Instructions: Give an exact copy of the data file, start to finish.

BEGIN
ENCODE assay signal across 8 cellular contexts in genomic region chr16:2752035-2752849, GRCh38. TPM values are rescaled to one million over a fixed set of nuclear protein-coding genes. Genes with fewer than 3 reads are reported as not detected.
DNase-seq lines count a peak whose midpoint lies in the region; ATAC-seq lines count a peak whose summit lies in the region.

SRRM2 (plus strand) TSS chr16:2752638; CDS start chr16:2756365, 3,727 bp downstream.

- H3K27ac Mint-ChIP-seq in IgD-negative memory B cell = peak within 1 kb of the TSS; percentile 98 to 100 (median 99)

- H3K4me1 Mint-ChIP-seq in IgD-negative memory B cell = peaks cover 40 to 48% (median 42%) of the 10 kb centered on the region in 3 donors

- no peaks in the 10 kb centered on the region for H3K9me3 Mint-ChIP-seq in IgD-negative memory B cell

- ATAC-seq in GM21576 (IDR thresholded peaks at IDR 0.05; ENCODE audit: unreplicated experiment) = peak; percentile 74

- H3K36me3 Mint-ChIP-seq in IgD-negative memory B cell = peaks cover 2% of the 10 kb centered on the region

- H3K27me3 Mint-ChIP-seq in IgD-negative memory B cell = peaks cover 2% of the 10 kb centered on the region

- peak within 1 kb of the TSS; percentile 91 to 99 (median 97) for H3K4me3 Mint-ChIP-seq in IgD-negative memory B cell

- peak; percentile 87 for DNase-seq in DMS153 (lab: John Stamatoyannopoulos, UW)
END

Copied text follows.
ENCODE assay signal across 8 cellular contexts in genomic region chr16:2752035-2752849, GRCh38. TPM values are rescaled to one million over a fixed set of nuclear protein-coding genes. Genes with fewer than 3 reads are reported as not detected.
DNase-seq lines count a peak whose midpoint lies in the region; ATAC-seq lines count a peak whose summit lies in the region.

SRRM2 (plus strand) TSS chr16:2752638; CDS start chr16:2756365, 3,727 bp downstream.

- H3K27ac Mint-ChIP-seq in IgD-negative memory B cell = peak within 1 kb of the TSS; percentile 98 to 100 (median 99)

- H3K4me1 Mint-ChIP-seq in IgD-negative memory B cell = peaks cover 40 to 48% (median 42%) of the 10 kb centered on the region in 3 donors

- no peaks in the 10 kb centered on the region for H3K9me3 Mint-ChIP-seq in IgD-negative memory B cell

- ATAC-seq in GM21576 (IDR thresholded peaks at IDR 0.05; ENCODE audit: unreplicated experiment) = peak; percentile 74

- H3K36me3 Mint-ChIP-seq in IgD-negative memory B cell = peaks cover 2% of the 10 kb centered on the region

- H3K27me3 Mint-ChIP-seq in IgD-negative memory B cell = peaks cover 2% of the 10 kb centered on the region

- peak within 1 kb of the TSS; percentile 91 to 99 (median 97) for H3K4me3 Mint-ChIP-seq in IgD-negative memory B cell

- peak; percentile 87 for DNase-seq in DMS153 (lab: John Stamatoyannopoulos, UW)